Sharing a House (Co-tenancy)
Sharing a House 101 is a guide for resolving housemate disputes. It provides general information to help students understand their legal rights and obligations when living in different types of shared households.
In a co-tenancy, every occupant is listed as a tenant on the lease and the tenants share equal responsibility for paying rent and taking care of the property. The landlord does not live on the property.
A Co-Tenancy Agreement can help to minimise problems and legal issues that commonly arise in shared households. This template is available to download, however, it is important that all tenants read the Co-Tenancy Agreement carefully before signing it, including the Information Sheet contained in the document.
Frequently Asked Questions
Why should I use this co-tenancy agreement?
This co-tenancy agreement helps tenants deal with common problems in shared households. You can use this agreement to set out the rights and responsibilities between co-tenants. It does not change your rights or responsibilities under the lease with the landlord. If a conflict arises between the terms of the lease or the Residential Tenancies Act 1997 (Vic) (‘RTA’) and this co-tenancy agreement, the lease and RTA will prevail.
The agreement helps co-tenants understand how much money they will need to pay, and what kind of duties and behaviours are expected within the house.
How do I use this agreement?
Everyone signing the agreement should read entire document first. Before anyone signs, make sure all the details are filled out correctly. Everyone should sign the first and last page on the one document, and copies should be made for each person who is signing. Make sure you keep the original agreement in a safe place.
What if someone breaks the agreement?
If someone breaks this agreement, it can be enforced against that person. This means the signed agreement can be shown in Court as evidence of what a person has agreed to do but has not done. The Court may tell that person to do the things agreed in the document, such as pay money to another tenant.
How do we enforce this agreement?
Disputes under this agreement may be resolved through the Magistrates’ Court. However, in many cases, making an application in the Magistrates’ Court, together with lawyer fees, is a costly way to resolve disputes. Students should seek legal advice before going to the Magistrates’ Court.
What are other ways to resolve disputes?
To save time and money, and to maintain a good relationship with your housemates, you can go to mediation. In mediation, an independent third person tries to help everyone agree on a final decision. They can also help you put an agreement in writing. Unless mediation is ordered by a Court or Tribunal, your housemates don’t have to go to mediation if they don’t want to.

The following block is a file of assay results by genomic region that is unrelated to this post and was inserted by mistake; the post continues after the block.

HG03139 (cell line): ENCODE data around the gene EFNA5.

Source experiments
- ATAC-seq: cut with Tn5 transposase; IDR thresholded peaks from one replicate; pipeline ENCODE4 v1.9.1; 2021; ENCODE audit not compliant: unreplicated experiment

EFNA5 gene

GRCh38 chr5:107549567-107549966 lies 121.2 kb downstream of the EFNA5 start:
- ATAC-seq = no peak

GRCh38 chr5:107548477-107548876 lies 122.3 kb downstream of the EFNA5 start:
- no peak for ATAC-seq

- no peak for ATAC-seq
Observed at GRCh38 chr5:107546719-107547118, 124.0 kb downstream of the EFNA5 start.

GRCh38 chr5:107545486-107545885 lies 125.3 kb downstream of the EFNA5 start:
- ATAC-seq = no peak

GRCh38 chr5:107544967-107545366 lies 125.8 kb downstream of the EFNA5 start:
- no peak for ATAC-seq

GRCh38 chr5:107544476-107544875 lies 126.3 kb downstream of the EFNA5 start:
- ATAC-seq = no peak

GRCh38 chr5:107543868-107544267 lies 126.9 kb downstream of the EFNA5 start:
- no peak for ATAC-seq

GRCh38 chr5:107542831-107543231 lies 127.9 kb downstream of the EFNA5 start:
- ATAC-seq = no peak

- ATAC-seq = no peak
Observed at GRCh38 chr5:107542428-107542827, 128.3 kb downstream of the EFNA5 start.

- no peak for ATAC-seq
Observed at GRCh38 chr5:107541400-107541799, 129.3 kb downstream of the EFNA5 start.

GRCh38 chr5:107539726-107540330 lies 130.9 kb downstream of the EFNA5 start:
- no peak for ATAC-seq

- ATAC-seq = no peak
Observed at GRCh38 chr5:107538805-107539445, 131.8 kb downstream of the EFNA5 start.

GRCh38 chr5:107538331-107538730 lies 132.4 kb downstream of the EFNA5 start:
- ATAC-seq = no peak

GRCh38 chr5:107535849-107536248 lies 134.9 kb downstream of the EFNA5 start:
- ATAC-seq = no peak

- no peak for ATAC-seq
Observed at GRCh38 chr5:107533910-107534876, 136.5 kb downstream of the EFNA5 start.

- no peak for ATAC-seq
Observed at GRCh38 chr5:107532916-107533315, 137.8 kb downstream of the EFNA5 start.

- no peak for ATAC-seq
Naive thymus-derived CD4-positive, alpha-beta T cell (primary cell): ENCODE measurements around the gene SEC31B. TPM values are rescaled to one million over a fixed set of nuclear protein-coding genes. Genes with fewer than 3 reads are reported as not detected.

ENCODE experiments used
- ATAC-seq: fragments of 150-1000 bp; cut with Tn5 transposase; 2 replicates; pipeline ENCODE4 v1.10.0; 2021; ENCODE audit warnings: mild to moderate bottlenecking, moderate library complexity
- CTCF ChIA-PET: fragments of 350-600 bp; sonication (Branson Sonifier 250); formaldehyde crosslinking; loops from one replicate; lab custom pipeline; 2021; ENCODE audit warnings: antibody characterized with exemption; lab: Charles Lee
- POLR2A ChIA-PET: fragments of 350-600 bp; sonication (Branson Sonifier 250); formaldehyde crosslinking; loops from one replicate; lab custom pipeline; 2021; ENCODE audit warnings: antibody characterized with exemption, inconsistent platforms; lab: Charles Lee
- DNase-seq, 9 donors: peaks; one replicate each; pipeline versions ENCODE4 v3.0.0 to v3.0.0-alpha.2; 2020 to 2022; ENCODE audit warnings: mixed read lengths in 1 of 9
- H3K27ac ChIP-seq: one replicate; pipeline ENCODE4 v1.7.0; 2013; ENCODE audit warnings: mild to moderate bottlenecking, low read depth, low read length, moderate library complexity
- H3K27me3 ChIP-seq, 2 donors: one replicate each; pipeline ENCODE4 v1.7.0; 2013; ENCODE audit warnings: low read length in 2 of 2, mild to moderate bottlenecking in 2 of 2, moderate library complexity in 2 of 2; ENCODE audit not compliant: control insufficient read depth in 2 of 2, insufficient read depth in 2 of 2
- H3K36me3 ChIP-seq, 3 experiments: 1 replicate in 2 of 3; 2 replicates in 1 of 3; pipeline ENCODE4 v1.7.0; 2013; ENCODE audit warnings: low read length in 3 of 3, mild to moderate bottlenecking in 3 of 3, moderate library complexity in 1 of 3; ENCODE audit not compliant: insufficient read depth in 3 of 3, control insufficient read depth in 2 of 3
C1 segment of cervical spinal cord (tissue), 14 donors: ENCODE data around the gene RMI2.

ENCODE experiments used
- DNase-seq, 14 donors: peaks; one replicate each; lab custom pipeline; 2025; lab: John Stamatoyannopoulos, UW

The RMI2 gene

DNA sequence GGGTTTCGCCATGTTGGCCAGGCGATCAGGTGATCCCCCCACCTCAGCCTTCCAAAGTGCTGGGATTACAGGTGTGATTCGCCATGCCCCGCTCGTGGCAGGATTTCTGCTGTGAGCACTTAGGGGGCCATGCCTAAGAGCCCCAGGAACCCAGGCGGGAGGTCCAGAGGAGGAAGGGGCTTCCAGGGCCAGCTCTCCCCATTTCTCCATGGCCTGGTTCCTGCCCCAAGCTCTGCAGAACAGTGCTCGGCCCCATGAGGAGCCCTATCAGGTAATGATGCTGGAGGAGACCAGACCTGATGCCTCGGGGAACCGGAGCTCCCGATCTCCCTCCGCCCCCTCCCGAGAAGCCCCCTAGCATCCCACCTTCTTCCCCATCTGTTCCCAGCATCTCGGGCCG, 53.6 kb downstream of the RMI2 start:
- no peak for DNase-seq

Free independent mediation services are offered by the Dispute Settlement centre of Victoria. You can visit www.disputes.vic.gov.au, or call 1300 137 164 for more information.
You can also contact the Deakin Legal Service for Students. We can give students advice on ways to resolve your dispute.
How can we make small changes to the agreement?
You can make small changes to the agreement if everyone agrees by crossing out and/or adding by hand. Each tenant will need to write their initials and the date on the original agreement next to the change to show that they accept the change. Remember to make copies of the changed agreement for everyone.
How can we make large changes to the agreement?
For lots of changes or changes which are very important (for example, a change in the rent amount), we recommend you sign a new agreement.
What happens when tenants are replaced?
You can sign a new agreement with the new group of co-tenants, or the new tenant can initial and date every time their name replaces the name of the tenant who is leaving. This shows that they accept the rights and responsibilities set out under this agreement.
What should we do if a section is not relevant to us?
Where a section is not relevant you should remove it from the agreement. You can remove the section by drawing a line through the words and having all the co-tenants initial the removal. You can also use this agreement as an example, and write a new agreement with the sections you want.
Irrelevant sections could include:
- If the property does not have a landline phone, you may remove that box on page 7; or
- If the rent includes some bills such as electricity, gas or water then you may remove those boxes on page 6; or
- If the parties do not wish to have a chore schedule as stated in 11.2 on page 7, that section may be removed.
How do I get more information?
If you have any questions or require more information, please contact Deakin Student Legal Service.
This Co-tenancy Agreement is provided as a guide only. It has been prepared based on common disputes that occur in shared households. It is not intended to be an exclusive and comprehensive document for all housing arrangements.